Obama Tells VFW US is 'Safer, Stronger' Today

President Barack Obama shakse hands with member of the Veterans of Foreign Wars after his speech before VFW's 113th National Convention in Reno, Nev., Monday, July 23, 2012.

RENO, Nev. -- In a sweeping defense of his foreign policy record, President Barack Obama said Monday that the United States is "safer and stronger and more respected in the world" than when he took office.

"Four years ago, I made you a promise," Obama told the national convention of the Veterans of Foreign Wars. "I pledged to take the fight to our enemies, and renew our leadership in the world. As president, that's what I've done."

The Democratic president defended the withdrawal of combat troops from Iraq and the drawdown in Afghanistan, and his mention of the killing of Osama bin Laden drew applause from several thousand veterans gathered in Reno. Obama said the sanctions his administration has applied to Iran and North Korea are the strictest ever.

"Because we're leading around the world, people have a new attitude toward America. There's more confidence in our leadership," he said. "So this is the progress that we've made. Thanks to the extraordinary service of our men and women in uniform, we're winding down a decade of war; we're destroying the terrorist network that attacked us; we're strengthening the alliances that extend our values. And today, every American can be proud that the United States is safer and stronger and more respected in the world."

Obama's remarks came on one of the bloodiest days in Iraq in recent years, with a series of coordinated bombings and shootings killing more than 100 people in the country Monday.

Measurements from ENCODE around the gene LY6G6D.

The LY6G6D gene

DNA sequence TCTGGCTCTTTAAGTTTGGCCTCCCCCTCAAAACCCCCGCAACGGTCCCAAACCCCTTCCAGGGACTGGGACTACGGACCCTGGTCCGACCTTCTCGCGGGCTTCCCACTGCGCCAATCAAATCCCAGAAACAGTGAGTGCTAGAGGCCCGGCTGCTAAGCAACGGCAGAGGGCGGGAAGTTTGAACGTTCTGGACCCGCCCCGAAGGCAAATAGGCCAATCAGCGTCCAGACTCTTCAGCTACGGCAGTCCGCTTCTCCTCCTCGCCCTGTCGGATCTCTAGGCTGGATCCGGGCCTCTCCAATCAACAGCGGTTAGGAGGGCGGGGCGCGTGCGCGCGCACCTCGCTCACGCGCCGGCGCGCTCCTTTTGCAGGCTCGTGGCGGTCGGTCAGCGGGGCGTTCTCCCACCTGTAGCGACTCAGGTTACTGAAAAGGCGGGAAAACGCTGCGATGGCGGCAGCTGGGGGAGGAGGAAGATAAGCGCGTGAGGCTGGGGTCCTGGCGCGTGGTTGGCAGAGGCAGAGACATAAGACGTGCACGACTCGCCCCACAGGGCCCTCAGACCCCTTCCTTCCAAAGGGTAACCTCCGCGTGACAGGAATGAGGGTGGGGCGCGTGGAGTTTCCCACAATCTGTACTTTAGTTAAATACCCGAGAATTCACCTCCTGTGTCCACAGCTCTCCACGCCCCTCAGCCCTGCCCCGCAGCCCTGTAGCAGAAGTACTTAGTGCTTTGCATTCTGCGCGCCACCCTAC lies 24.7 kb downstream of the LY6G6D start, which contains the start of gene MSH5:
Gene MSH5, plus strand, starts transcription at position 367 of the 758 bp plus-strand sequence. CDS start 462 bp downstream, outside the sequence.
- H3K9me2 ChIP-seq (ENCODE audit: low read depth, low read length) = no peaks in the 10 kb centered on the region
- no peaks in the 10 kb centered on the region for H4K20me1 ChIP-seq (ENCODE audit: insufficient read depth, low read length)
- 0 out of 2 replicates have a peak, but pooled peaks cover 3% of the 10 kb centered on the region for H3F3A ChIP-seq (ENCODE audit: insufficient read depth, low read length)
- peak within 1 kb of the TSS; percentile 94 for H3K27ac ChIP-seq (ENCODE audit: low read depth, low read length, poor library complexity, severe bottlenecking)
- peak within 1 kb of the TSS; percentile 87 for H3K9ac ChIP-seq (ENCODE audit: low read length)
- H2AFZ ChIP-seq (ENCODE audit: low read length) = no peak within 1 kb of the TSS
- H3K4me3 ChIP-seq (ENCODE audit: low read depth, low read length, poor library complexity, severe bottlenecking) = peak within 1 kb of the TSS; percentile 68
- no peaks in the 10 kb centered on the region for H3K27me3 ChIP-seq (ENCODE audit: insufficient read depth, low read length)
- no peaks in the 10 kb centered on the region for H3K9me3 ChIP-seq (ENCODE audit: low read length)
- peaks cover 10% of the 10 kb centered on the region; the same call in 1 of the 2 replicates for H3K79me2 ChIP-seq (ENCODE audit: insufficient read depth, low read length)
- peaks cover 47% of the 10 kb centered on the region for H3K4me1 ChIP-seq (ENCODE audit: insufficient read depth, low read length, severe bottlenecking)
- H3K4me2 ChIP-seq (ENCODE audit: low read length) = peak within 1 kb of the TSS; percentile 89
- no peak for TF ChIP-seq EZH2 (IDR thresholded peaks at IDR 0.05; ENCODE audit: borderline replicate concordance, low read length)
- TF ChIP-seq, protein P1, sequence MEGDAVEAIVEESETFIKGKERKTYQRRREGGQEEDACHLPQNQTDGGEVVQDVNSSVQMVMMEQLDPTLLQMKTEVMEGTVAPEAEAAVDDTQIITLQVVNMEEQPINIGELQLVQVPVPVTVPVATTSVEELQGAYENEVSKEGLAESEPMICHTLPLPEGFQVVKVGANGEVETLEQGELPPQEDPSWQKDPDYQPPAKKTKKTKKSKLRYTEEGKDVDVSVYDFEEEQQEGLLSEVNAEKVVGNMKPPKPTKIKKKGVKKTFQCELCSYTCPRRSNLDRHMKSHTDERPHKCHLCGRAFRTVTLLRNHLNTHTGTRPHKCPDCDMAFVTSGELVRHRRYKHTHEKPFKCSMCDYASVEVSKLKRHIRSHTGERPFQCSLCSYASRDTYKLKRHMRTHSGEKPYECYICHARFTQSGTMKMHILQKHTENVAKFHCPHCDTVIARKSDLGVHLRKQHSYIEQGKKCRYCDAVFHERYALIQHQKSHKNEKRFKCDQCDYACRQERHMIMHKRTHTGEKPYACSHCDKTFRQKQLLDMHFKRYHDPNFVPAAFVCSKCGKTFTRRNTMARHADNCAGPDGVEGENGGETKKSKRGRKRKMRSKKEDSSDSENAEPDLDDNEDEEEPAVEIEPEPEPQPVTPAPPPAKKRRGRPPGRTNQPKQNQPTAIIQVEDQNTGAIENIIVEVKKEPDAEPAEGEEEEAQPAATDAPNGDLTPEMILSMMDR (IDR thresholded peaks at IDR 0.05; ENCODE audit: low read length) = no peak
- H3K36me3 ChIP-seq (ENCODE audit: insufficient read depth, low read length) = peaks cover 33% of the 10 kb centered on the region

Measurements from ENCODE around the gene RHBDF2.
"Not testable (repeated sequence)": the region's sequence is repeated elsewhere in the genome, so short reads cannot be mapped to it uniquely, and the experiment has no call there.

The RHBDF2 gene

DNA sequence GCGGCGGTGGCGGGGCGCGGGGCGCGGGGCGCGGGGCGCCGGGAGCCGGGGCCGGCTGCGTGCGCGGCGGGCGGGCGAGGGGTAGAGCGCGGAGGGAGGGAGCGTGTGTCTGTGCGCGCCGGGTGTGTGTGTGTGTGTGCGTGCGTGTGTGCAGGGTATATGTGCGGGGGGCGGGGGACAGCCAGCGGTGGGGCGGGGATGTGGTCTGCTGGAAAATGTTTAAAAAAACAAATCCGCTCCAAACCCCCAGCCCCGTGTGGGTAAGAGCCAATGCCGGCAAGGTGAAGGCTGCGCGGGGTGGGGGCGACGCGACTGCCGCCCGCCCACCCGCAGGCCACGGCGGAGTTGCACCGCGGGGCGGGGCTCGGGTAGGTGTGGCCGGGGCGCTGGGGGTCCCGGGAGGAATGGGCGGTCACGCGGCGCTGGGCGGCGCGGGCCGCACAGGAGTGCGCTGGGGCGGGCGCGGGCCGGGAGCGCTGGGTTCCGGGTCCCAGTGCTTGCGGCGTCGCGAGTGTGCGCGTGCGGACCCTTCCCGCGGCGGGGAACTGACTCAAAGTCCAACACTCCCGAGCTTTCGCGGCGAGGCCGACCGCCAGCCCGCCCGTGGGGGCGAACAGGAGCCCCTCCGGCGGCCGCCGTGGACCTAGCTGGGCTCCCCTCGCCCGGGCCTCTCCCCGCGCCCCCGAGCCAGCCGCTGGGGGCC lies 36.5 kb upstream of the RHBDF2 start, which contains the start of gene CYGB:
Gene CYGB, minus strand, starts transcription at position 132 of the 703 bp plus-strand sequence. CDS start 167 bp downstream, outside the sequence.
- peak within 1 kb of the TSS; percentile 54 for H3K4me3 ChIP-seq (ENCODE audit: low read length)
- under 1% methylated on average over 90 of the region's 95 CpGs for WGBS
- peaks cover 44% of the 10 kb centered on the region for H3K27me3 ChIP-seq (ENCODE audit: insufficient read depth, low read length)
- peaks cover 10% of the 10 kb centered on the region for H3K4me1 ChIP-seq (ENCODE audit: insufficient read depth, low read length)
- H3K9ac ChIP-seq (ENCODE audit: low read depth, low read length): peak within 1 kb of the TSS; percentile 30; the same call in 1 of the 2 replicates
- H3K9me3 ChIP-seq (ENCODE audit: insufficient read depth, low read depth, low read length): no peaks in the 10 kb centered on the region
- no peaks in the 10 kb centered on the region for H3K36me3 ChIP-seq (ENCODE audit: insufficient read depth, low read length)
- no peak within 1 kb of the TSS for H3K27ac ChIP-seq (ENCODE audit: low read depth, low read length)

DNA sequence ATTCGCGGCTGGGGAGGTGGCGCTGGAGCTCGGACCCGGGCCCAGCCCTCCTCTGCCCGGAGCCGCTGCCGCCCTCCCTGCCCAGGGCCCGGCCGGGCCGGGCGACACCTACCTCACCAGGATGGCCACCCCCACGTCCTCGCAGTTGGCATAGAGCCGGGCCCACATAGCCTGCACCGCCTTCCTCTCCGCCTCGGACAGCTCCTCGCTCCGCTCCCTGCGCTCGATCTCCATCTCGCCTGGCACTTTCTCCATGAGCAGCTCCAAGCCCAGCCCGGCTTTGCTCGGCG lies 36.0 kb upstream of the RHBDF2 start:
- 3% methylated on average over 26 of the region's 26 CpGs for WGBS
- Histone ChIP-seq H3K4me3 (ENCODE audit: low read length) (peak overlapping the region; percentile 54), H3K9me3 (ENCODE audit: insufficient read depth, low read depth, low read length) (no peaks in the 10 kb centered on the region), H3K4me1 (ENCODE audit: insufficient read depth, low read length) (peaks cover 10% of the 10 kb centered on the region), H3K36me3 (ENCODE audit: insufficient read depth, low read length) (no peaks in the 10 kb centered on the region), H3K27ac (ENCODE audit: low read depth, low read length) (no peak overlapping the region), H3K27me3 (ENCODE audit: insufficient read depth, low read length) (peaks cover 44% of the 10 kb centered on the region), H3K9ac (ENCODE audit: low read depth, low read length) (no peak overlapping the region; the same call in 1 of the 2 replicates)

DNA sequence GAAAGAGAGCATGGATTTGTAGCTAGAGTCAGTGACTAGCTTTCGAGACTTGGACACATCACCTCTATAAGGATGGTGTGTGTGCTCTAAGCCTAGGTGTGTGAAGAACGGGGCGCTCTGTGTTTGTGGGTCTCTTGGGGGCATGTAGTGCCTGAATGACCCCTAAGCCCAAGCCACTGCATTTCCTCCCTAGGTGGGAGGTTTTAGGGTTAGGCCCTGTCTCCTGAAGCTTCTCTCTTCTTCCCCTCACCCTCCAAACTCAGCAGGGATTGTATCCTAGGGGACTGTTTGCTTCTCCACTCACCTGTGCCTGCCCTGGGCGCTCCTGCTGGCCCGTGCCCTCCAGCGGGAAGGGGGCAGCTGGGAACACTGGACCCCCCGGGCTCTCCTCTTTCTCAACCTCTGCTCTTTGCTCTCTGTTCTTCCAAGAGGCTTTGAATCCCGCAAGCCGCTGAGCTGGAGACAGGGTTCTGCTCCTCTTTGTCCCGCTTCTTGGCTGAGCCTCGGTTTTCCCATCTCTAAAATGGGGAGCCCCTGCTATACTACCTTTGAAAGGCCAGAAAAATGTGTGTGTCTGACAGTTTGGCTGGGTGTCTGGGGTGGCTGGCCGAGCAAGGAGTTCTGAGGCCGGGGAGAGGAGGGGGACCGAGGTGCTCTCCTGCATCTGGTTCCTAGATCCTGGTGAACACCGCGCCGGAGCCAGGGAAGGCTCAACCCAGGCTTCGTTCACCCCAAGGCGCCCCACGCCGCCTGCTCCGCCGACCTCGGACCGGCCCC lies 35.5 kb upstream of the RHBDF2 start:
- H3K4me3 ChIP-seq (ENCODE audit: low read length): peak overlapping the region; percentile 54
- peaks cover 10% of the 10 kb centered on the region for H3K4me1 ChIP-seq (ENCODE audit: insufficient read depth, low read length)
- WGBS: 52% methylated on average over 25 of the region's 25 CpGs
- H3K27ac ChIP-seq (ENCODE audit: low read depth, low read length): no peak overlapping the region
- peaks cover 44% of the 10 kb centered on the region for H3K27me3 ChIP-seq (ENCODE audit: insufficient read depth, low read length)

Obama did not address the violence, but he defended his withdrawal of combat troops from Iraq, fulfilling a campaign promise he made in 2008.

Republican Mitt Romney, who has criticized the withdrawal as premature, is scheduled to address the convention of veterans Tuesday.

The speeches -- and a series of fundraisers in California -- come as Obama and Romney returned to their campaigns following a break in the days immediately after the movie theater shooting in Colorado.

Obama did not mention Romney by name, but he criticized those who faulted the withdrawal of troops from Iraq.

"Some said that bringing our troops home last year was a mistake," Obama said. "They would have kept tens of thousands of our forces in Iraq indefinitely, without a clear mission. Well, when you're commander-in-chief, you owe the troops a plan, you owe the country a plan, and that includes recognizing not just when to begin wars, but also how to end them."

Obama promoted himself as a champion for veterans at home, promoting health care programs and tax credits. He told the veterans, "I've got your back."

Romney will speak before making a trip this week to England, Israel and Poland, a chance for the former Massachusetts governor to cast himself as a statesman on the world stage.

The Romney campaign blasted Obama following his speech.

"In no region of the world is our country's influence any stronger than it was four years ago," Ryan Williams, a Romney campaign spokesman, said in a prepared statement. "President Obama has failed to restore our economy, is weakening our military with devastating defense cuts, and has diminished our moral authority."

Obama headed from Reno to California Monday afternoon for three fundraisers in the San Francisco Bay Area, the first leg of a West Coast fundraising swing. Romney was raising money Sunday and Monday in California, where he appeared to lament how reliably Democratic statewide elections have become.

"Boy," he told supporters at the Fairmont Hotel in San Francisco on Sunday night, "somebody's got to do something for California."

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